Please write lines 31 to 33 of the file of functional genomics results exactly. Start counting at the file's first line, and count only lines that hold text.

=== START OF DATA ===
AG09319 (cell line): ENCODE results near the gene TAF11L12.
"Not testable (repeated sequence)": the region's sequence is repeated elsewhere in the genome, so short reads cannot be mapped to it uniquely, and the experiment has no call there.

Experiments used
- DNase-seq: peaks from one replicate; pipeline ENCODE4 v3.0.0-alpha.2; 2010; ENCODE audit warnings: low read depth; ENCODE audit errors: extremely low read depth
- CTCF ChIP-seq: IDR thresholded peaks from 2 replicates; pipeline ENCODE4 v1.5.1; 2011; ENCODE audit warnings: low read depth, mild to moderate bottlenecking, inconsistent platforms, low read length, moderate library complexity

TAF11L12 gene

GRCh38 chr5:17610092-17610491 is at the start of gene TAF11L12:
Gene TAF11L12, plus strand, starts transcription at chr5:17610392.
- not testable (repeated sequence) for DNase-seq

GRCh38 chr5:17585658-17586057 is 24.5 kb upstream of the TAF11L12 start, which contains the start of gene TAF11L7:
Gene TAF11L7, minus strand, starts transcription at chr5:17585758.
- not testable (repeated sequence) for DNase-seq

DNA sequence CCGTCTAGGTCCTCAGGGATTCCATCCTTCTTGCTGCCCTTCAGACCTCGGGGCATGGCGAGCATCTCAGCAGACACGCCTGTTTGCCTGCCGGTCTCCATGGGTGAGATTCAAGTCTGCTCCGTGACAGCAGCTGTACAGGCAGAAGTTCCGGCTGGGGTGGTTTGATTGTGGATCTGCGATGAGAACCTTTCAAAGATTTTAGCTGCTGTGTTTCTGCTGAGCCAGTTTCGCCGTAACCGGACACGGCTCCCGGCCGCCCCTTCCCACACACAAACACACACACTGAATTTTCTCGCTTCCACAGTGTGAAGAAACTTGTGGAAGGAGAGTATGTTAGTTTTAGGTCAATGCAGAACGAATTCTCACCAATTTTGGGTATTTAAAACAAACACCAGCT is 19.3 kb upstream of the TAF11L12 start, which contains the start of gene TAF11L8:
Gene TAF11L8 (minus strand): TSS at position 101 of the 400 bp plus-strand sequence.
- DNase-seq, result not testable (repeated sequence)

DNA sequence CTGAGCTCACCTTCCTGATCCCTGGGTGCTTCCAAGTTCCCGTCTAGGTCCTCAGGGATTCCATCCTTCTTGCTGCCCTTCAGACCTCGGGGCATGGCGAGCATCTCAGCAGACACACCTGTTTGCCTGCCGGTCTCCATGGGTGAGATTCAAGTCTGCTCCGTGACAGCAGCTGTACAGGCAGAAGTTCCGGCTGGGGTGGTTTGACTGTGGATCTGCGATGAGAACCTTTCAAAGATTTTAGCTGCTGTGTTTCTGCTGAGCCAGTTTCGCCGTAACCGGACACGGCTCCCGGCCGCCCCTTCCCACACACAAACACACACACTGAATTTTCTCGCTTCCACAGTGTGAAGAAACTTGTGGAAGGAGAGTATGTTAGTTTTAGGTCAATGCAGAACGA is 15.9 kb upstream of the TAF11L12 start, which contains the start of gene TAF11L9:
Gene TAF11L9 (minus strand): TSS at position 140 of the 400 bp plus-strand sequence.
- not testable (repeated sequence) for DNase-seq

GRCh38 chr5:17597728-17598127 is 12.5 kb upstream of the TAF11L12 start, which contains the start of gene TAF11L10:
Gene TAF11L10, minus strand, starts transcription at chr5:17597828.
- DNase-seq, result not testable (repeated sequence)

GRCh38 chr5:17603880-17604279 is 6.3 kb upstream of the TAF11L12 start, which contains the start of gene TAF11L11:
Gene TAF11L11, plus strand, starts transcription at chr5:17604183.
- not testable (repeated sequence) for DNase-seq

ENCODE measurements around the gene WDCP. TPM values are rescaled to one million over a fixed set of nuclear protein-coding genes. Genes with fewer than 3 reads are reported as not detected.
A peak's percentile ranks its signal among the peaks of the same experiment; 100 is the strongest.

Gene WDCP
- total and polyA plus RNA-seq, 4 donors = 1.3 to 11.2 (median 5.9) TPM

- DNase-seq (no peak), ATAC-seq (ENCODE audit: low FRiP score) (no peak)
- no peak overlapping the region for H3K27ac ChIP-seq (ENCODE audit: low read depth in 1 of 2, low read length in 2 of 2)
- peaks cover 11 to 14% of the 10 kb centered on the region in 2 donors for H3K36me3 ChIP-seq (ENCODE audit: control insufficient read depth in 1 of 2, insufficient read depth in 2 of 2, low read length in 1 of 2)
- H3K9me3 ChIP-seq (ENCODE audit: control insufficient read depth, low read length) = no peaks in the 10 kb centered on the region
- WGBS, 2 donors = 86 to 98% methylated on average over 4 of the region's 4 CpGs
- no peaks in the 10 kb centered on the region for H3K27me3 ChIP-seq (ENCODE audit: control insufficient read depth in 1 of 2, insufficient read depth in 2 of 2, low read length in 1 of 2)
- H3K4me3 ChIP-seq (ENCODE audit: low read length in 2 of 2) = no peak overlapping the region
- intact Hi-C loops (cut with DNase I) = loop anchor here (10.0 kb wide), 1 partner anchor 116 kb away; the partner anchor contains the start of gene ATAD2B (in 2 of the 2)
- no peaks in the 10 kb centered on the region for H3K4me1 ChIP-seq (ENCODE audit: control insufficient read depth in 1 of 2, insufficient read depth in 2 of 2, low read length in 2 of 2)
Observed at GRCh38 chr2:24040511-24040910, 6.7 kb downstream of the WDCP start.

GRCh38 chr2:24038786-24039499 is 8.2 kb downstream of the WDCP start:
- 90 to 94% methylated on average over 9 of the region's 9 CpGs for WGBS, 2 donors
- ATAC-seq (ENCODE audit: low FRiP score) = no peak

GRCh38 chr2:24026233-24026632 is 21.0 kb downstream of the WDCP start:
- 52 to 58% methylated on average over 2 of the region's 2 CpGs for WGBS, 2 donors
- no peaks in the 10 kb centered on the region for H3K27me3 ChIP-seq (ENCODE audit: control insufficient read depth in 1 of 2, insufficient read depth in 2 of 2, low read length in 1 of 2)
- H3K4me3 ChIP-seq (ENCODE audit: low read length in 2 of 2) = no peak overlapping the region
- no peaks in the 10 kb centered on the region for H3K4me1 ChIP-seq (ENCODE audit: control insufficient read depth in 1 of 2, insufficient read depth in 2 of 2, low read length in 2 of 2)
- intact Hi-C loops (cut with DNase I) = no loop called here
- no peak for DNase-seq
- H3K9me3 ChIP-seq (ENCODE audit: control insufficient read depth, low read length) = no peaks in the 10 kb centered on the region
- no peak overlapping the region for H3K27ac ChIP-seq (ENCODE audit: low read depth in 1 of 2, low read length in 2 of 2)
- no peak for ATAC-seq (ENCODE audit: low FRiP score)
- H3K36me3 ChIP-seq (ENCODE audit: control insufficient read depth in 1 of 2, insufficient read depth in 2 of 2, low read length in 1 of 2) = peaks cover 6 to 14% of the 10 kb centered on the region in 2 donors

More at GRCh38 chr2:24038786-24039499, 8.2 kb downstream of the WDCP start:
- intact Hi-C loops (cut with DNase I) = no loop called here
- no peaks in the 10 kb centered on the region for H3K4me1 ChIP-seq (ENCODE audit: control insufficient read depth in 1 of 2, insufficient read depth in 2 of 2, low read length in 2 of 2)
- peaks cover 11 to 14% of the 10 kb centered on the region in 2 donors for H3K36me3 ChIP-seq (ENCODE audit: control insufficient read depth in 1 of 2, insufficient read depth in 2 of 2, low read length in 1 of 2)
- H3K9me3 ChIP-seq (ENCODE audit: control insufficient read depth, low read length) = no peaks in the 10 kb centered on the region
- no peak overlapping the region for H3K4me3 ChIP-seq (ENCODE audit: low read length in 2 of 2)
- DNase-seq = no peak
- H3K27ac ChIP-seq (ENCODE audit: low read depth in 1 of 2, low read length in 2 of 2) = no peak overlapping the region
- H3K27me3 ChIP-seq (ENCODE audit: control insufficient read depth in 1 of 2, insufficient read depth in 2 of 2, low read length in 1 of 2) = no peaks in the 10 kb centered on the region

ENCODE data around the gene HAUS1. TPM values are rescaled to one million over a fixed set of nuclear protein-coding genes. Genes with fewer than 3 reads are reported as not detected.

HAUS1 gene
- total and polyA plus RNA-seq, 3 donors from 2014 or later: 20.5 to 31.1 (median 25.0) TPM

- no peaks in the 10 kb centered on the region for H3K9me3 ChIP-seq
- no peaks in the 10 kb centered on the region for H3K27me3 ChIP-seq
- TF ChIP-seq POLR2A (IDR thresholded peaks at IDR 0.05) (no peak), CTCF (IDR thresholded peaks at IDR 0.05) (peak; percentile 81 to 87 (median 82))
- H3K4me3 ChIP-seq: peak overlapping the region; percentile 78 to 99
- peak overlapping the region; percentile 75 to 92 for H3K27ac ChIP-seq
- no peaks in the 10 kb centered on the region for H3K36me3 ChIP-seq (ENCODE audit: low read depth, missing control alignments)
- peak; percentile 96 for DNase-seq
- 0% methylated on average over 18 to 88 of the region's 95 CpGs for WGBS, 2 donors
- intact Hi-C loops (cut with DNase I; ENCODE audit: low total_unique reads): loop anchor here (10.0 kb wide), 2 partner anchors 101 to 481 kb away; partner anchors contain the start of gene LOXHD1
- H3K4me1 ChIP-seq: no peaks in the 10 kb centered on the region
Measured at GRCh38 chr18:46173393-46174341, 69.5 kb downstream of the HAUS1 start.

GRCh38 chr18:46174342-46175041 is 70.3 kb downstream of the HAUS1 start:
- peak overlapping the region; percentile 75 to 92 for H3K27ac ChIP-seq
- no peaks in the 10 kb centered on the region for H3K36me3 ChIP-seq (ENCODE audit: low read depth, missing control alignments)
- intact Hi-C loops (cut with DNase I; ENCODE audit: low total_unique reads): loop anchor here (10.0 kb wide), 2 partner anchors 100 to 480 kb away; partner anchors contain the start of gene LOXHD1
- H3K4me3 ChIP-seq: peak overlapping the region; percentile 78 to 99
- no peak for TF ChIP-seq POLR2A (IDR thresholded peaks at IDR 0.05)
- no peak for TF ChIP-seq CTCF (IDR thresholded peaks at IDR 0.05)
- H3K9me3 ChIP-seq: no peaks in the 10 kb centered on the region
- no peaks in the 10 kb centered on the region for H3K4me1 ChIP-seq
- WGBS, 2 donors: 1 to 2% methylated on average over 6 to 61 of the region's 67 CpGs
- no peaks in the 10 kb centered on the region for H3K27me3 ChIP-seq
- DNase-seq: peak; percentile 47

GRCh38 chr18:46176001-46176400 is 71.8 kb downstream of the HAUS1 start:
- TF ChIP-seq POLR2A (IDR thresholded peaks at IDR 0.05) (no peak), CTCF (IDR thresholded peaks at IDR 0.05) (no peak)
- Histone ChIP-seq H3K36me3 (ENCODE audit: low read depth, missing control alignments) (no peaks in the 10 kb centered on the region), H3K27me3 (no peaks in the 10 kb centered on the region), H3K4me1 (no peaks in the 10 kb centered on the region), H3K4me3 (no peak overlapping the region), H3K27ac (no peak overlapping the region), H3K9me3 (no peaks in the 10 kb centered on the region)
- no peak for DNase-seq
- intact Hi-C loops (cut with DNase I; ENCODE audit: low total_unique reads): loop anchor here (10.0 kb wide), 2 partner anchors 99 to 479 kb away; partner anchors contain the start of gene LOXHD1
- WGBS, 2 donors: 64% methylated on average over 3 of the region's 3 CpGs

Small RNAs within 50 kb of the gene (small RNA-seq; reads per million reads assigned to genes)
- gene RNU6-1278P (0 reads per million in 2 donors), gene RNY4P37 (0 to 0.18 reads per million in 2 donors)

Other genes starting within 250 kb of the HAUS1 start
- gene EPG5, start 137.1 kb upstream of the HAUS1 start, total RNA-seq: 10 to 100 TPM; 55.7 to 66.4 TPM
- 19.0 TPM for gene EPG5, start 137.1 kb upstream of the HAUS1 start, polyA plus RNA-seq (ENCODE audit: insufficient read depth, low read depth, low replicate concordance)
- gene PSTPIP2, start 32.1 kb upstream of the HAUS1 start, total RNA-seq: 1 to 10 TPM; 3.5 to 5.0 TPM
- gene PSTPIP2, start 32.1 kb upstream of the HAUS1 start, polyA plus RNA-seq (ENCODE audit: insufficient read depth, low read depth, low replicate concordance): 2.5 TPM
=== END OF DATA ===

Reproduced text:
- peaks cover 11 to 14% of the 10 kb centered on the region in 2 donors for H3K36me3 ChIP-seq (ENCODE audit: control insufficient read depth in 1 of 2, insufficient read depth in 2 of 2, low read length in 1 of 2)
- H3K9me3 ChIP-seq (ENCODE audit: control insufficient read depth, low read length) = no peaks in the 10 kb centered on the region
- WGBS, 2 donors = 86 to 98% methylated on average over 4 of the region's 4 CpGs